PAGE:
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MY CORNWALL

Acceptance
by Kit Chapman

 

"It's a crate of bloody cauliflower," I shouted.

"A what?" said Laura, my Russian wife as she pulled her dressing gown cord tight and walked into the hall from the kitchen.

I pointed downwards towards the open front door step.

"Cheort pobiri!" she muttered and took a step into the front garden, screwed up her eyes and tried to peer through the early morning mist towards the road that ran through our village.

"Did you order it?" I said, following her gaze, not bothering about translations.

"No!"

Neither had I. We had only been living in the village for a week and hardly knew anyone. In fact we had only been living in Cornwall for a month or two before we had found this dream cottage and decided to end our roamings around the oceans of the world. We settled down to another sort of life, this time one of domesticity, between four solid Cornish granite walls.

'Well,' I said. 'Never look a gift horse in the mouth' and with a last guilty glance up and down the road, pulled the wooden slatted box into the hall.

Laura started mumbling away in Russian again, she often mumbled away in her native language when she was worried or agitated. Swore like a Cossack as well, when the mood took her.

'I'll go and have a pint at the local when they open,' I said, giving her a sideways glance and waiting for that Russian trait she had of blowing raspberries when she could see through my ploy...I wasn't disappointed.

'Open!' she said after her lips had stopped reverberating, 'They never close.'
'Just to see if I can find out where it came from.' I replied quickly, and departed just as quickly into the kitchen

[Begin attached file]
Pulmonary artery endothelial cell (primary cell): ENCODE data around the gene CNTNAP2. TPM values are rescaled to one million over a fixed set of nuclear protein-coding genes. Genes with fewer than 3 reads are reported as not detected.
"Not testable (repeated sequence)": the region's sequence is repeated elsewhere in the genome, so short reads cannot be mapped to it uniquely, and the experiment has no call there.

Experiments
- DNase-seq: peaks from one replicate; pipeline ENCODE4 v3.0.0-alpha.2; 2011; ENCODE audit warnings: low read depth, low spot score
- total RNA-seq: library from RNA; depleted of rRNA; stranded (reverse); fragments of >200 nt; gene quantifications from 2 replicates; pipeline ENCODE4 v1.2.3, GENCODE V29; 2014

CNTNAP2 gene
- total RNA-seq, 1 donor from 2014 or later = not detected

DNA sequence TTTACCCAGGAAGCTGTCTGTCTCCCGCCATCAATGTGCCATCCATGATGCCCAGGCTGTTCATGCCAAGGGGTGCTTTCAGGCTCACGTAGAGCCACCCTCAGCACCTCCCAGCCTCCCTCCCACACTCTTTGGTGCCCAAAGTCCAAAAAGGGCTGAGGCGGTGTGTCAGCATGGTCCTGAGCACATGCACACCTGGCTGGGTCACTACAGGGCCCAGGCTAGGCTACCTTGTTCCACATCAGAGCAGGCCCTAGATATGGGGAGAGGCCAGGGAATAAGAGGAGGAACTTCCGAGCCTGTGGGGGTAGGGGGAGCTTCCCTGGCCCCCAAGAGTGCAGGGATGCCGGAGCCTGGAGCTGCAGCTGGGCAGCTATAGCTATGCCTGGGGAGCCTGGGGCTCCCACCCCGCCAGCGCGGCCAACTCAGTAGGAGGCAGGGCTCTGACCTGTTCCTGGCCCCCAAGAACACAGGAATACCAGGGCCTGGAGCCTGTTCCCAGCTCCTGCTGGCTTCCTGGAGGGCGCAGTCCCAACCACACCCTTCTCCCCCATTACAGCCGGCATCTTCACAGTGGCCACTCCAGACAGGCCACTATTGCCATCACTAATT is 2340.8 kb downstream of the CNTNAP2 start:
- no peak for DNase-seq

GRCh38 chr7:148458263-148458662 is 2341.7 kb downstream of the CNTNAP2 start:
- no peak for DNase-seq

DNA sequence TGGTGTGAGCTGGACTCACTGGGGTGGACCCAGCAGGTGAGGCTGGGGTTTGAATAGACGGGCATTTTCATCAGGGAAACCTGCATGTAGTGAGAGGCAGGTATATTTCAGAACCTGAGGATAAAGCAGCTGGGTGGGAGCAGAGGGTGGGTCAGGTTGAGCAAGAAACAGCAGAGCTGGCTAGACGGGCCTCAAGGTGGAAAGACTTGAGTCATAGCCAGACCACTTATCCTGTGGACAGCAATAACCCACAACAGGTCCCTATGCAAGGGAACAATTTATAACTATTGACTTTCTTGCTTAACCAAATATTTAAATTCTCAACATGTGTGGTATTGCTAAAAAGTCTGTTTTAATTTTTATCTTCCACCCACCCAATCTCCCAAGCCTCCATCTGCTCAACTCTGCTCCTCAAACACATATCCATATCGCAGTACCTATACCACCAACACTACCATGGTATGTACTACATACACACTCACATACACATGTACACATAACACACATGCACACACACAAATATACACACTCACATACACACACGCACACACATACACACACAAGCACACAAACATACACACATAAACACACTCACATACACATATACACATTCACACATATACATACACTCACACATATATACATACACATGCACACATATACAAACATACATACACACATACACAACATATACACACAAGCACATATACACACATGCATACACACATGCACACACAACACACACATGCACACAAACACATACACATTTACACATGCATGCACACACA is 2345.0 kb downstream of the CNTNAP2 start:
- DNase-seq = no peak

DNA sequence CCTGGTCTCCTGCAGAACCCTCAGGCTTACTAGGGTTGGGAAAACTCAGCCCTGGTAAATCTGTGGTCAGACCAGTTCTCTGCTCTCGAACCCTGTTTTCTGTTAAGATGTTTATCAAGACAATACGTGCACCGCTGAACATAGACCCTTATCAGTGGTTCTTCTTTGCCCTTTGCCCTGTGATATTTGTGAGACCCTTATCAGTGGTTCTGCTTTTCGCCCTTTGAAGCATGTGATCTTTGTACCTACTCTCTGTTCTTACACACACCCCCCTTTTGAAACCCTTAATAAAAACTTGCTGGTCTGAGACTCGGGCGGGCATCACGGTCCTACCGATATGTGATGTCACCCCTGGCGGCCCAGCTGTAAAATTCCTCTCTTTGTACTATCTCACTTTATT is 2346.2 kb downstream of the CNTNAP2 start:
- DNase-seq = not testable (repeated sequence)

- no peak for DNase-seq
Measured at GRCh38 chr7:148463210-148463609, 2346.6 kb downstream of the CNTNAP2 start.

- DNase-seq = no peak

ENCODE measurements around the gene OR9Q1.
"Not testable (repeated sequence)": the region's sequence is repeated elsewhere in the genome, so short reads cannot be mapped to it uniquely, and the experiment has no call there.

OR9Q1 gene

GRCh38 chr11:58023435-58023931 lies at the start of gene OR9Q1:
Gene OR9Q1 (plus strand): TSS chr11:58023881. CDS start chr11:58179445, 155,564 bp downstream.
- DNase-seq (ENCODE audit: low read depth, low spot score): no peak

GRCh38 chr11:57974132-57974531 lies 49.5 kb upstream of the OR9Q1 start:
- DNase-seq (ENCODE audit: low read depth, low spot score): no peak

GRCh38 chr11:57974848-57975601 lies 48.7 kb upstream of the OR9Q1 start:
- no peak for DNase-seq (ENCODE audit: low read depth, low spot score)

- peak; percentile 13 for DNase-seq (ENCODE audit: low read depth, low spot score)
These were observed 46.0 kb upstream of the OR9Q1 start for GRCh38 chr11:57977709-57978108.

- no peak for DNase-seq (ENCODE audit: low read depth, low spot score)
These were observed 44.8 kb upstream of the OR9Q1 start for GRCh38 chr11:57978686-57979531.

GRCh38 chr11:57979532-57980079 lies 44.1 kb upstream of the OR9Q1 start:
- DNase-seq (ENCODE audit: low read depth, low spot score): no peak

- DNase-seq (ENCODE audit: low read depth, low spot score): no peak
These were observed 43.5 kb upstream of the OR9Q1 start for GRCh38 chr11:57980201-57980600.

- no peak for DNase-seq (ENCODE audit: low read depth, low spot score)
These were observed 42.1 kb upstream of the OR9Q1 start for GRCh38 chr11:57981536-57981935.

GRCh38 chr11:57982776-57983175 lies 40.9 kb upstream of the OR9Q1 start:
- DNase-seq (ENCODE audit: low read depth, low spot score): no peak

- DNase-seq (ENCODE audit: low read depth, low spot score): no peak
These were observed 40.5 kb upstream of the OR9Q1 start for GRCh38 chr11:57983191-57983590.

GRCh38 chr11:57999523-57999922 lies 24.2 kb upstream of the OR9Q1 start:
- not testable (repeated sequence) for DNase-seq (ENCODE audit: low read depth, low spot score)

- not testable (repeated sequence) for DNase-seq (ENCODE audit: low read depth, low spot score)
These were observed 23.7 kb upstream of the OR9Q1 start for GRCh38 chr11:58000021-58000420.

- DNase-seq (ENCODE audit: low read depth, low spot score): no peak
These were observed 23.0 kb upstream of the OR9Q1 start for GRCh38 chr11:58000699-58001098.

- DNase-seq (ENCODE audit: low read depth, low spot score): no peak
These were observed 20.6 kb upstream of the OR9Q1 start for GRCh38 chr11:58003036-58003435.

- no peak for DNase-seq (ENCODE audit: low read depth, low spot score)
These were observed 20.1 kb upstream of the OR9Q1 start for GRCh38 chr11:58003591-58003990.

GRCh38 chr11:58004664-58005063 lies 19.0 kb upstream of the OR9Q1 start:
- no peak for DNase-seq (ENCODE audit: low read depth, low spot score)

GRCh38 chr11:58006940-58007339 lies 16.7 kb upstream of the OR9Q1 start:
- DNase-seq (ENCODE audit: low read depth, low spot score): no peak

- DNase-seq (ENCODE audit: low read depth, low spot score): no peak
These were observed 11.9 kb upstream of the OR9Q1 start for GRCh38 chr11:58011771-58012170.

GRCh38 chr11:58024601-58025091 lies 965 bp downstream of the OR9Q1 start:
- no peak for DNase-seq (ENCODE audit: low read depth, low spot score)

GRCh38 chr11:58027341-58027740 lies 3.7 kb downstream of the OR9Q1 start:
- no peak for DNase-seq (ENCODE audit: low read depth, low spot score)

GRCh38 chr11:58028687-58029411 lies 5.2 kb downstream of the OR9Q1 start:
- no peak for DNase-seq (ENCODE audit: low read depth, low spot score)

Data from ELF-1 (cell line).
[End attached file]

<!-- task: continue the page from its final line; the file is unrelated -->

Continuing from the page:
Now, it is one of life's' unwritten laws, that when buying a house or settling down into a new community, one must, before settling on the residence of your loved ones dreams, pop into the local pub and see what is what. After all, village life revolves around the local. The focal point of activity and gossip is to be found not as in days of old around the pulpit of the parish church, listening to sermons of hell and damnation but leaning up against the font of mild and bitter eve- dropping on the drunken ramblings of local imbibers. After all, if one is going to fit into village life, especially in the far west of Cornwall, large proportion of ones waking hours are going to be spent leaning up against the bar, and some unwaking hours come to that, so a decent beer and a genial landlord are prime requirements.

It was with this in mind that, at about ten thirty, I bade Laura farewell and beat a hasty exit out of the back door and sauntered up to the Trevelyan Arms, a walk of five minutes uphill, which turned out to be a blessing when coming down, as it was then down hill and aided the bodily parts that Geoffrey's, the excellent landlord's, beer had done adequate justice to.

'Mornin' me 'ansome', he said, by way of greeting as I strode over the Trevelyan's threshold. He called out that greeting to everybody. It is a time honored way in Cornwall; everybody uses it to greet any man, or woman, come to that.

'Morning Geoffrey,' I said, not wishing at this stage in the proceedings to lapse into the vernacular.

'Usual?' he said, plucking a sparkling tankard from a hook above the bar and not bothering to await a reply, started to pull a pint of froth, spit and spume into the proffered glass. 'Bugger it...It's that bugger Neptune, 'e's not connected the buggering barrel.'

'The bugger', I agreed. Neptune being the cellar-man and rumour had it he had been the cellar man since Lyonesse; the Cornish name for Atlantis disappeared beneath the waves. Looking at him I tended to agree, a long white beard, hair reminiscent of a virulent form of Japanese seaweed; all he needed was the customary trident. 'Don't worry,' I said, 'I'll wait.'

 

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